Understanding the ‘buzz’ over Big Data
People are constantly talking about Big Data, but businesses are still learning what to make of all of the information they acquire through various channels. Monthly and yearly revenue reports used to be a great indicator of success, but now companies have the opportunity to measure such from tweets, click-throughs on websites and more.
At the surface, Big Data appears to be for tech-savvy professionals, but what these employers can find can be valuable to an organization and advertising agencies. In 2013, 64 percent of companies invested in Big Data programs to understand consumer habits, but 44 percent of businesses said they are still in the early stages, according to the Wall Street Journal.
What makes Big Data different from programs that are already on the market to measure projected sales is that this information can be found in many places. An article on the Harvard Business Review explained that the diversity of finding this consumer-specific data can drive loyal customers back to the storefront or website–depending on where there is more traffic. Cookies for example, allow retailers to see a person's behavior and can use that knowledge to purchase advertising space on specific websites.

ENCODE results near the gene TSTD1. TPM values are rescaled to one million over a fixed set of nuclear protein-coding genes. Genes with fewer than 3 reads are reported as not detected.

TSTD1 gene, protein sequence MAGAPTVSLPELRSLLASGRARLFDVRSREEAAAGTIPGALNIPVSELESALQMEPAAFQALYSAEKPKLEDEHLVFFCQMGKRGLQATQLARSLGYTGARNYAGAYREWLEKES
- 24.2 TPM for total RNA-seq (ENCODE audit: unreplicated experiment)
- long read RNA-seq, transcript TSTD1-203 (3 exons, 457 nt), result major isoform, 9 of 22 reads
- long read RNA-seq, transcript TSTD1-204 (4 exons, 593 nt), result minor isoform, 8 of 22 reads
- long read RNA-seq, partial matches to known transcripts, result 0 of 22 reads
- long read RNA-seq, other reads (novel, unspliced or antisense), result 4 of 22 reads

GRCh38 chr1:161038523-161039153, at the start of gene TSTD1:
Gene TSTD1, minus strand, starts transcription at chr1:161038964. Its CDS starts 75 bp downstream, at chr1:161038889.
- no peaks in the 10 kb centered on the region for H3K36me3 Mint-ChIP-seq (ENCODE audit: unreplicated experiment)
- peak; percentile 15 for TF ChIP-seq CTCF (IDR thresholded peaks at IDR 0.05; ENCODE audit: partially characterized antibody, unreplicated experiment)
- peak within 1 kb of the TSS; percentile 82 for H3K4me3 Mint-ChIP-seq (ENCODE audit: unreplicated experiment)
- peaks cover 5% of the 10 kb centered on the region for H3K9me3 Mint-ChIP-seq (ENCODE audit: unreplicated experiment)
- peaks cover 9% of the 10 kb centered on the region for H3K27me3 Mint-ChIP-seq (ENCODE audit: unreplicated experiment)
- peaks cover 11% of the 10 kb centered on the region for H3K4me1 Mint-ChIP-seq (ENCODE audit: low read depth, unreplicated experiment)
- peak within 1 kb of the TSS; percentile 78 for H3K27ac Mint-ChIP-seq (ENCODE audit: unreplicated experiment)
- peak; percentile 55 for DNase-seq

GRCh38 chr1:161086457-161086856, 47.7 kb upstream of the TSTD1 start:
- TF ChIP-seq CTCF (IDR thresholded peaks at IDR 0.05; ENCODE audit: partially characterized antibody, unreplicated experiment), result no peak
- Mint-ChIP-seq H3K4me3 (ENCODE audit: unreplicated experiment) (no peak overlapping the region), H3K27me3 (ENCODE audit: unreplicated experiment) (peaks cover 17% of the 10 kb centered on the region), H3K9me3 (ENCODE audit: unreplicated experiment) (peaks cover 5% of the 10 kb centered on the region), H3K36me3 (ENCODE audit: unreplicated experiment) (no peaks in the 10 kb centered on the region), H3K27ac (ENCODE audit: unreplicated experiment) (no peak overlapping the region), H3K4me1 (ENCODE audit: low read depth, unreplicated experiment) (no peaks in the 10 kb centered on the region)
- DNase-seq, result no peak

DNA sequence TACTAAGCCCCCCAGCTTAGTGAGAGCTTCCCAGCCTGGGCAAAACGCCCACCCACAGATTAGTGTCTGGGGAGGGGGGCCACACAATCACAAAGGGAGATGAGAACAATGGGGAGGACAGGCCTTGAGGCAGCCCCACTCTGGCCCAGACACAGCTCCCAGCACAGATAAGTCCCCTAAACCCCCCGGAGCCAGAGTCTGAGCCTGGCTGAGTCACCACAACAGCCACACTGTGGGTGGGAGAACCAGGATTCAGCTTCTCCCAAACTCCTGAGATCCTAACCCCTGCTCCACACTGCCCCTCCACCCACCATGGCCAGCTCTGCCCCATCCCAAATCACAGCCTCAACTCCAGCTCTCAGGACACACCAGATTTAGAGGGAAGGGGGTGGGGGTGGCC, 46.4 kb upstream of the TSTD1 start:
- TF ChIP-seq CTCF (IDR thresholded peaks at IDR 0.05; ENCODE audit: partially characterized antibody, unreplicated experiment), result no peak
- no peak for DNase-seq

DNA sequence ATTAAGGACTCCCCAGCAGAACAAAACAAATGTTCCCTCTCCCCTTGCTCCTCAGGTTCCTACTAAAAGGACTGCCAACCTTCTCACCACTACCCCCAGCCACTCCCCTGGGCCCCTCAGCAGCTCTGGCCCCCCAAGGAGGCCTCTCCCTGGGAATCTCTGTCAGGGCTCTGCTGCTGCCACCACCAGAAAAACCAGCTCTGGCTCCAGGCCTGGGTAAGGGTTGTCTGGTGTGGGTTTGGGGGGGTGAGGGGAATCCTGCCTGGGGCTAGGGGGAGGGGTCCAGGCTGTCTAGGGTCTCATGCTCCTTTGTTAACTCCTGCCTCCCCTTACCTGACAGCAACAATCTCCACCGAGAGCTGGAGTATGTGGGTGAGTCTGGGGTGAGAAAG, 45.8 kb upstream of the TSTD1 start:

Because this information is so readily available, businesses are in the position to decide how to use this data to their advantage. As the Journal's contributor puts it, there's "greater potential for mistaking noise for true insight, and a greater risk of spending lots of money and time chasing poorly defined problems or opportunities."
Companies that do not know how to organize this knowledge may find themselves not increasing work efficiency, but actually losing out on their initial investment. Before getting too warped into Big Data, business owners have to fully understand the industry.
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